The religion, music, culture and customs of Cuba

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Sitting in a circle in this outdoor classroom, all embracing some type of percussion instrument with the local instructor clapping a new rhythm, the students from Breck  School were totally engaged.  Yet they were not the only ones.  All around the perimeter were young and old, cathedral workers and neighborhood children, the Dean and visiting clergy, all enjoying both the music lesson and these strange young creatures from Minnesota who had come to Cuba.

20 young people and 4 adults (of which I was one) had come to both learn and experience the religion, music, culture and customs of Cuba.  The Dean, the Bishop of the Episcopal Church of Cuba, the Rt. Rev. Griselda Delgado Del Carpio, and I spent time explaining both the history of the Episcopal Church in Cuba but also it’s relationship to the Episcopal Church in Minnesota.  The group also had the opportunity to travel outside of Havana and to learn about other Cuban religious traditions.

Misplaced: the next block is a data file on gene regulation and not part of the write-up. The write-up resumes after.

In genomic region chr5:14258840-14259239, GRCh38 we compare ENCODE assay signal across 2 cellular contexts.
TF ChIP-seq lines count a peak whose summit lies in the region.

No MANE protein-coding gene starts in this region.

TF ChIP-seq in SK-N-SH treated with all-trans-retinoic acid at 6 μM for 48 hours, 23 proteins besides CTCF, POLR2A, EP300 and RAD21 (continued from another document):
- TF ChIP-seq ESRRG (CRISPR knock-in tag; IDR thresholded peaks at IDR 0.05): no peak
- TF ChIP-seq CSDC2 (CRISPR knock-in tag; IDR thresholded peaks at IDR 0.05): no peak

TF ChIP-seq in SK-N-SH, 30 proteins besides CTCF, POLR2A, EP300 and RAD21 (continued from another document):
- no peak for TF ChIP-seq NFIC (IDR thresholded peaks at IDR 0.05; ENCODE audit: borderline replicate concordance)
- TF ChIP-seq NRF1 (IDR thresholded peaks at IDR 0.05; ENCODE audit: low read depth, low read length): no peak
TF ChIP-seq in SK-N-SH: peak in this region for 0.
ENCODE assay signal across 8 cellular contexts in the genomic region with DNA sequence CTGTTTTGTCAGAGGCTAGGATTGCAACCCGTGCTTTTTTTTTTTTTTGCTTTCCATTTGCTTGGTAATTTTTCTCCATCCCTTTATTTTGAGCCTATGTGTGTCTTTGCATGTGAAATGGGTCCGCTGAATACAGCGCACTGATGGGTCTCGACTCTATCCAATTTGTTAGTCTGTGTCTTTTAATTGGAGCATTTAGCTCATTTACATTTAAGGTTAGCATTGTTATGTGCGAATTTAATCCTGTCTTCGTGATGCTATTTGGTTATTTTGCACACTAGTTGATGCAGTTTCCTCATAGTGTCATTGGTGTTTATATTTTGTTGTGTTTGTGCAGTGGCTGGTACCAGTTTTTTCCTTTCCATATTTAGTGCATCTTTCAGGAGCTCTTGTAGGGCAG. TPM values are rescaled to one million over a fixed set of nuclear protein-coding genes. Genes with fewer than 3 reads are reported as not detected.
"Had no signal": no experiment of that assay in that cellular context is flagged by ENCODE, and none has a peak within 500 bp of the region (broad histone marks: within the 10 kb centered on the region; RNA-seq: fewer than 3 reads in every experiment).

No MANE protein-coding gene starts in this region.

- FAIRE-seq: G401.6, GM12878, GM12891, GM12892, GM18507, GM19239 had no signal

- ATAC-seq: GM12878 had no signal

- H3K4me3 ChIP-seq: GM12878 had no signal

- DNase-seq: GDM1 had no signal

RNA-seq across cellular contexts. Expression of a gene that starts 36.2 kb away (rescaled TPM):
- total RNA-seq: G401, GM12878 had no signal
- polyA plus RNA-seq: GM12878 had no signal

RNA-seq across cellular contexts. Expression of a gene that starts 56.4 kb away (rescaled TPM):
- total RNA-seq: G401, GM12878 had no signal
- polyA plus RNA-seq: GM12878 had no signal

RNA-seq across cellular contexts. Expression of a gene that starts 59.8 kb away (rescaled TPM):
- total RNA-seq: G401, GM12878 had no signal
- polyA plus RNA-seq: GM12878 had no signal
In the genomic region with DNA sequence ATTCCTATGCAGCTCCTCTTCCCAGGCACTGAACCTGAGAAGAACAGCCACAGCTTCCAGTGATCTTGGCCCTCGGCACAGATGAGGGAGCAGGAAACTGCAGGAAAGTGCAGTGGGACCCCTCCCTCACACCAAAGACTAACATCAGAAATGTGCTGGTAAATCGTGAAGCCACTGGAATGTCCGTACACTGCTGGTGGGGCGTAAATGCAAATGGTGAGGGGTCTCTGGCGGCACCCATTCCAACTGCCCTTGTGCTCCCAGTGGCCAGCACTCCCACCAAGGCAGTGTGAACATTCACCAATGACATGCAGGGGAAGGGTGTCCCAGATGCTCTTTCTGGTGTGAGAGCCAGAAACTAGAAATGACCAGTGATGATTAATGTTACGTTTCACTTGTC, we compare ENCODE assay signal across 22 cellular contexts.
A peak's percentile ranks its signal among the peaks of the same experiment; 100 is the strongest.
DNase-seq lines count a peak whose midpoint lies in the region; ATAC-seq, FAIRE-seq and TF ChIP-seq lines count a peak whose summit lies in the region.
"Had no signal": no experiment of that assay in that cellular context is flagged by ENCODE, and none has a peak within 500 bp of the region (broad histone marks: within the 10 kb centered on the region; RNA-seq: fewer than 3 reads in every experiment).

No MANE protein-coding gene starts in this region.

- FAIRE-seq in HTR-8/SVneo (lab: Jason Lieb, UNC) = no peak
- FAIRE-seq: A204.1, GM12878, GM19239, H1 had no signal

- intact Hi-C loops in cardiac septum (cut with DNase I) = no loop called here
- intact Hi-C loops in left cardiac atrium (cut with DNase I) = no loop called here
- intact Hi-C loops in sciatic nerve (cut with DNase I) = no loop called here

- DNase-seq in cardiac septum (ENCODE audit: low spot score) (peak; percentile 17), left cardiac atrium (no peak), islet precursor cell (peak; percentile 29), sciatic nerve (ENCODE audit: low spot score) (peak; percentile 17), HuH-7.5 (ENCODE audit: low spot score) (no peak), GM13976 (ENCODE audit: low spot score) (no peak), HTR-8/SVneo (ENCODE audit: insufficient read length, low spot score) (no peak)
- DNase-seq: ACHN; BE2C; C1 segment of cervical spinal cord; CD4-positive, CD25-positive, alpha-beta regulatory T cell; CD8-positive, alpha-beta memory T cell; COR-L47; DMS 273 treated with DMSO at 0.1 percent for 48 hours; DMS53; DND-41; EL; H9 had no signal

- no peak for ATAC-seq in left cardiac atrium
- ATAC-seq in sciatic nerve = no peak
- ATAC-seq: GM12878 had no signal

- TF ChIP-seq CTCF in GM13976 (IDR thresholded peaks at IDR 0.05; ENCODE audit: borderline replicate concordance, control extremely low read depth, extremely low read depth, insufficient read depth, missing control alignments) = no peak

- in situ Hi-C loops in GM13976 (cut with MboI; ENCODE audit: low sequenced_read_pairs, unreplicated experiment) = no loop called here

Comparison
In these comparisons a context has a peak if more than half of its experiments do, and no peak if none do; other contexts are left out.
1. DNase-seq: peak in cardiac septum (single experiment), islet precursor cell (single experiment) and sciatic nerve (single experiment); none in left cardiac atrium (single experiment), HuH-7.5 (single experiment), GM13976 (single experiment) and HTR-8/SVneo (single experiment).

Those who attended last year’s Convention would be familiar with these young people as the Bato Bato marimba group from Breck that played at our Friday night dinner.  This group has grown very popular in the Twin Cities especially among local artists. Through these connections they were able to make arrangements with musicians in Cuba to spend time each day teaching them Cuban music. Potentially the most memorable was a session with a conservatory for young musicians a half hour out of Havana where they jammed with students 8-19 years old.

The students also had plenty of opportunity to explore and learn about the political history and natural resources of Cuba – even spending one day at a swamp where they saw three species of birds not known to be anywhere else in the world. It never hurts to have a Breck teacher with Phd in biology who is fluent in Spanish along to interpret on lots of levels!

Unquestionably these young people’s lives were deeply enriched by this experience. Yet, also was the Episcopal Church in Minnesota’s, by being able to broaden our growing relationship with the Episcopal Church in Cuba and by exposing our young people at Breck to part of both our history and our future.

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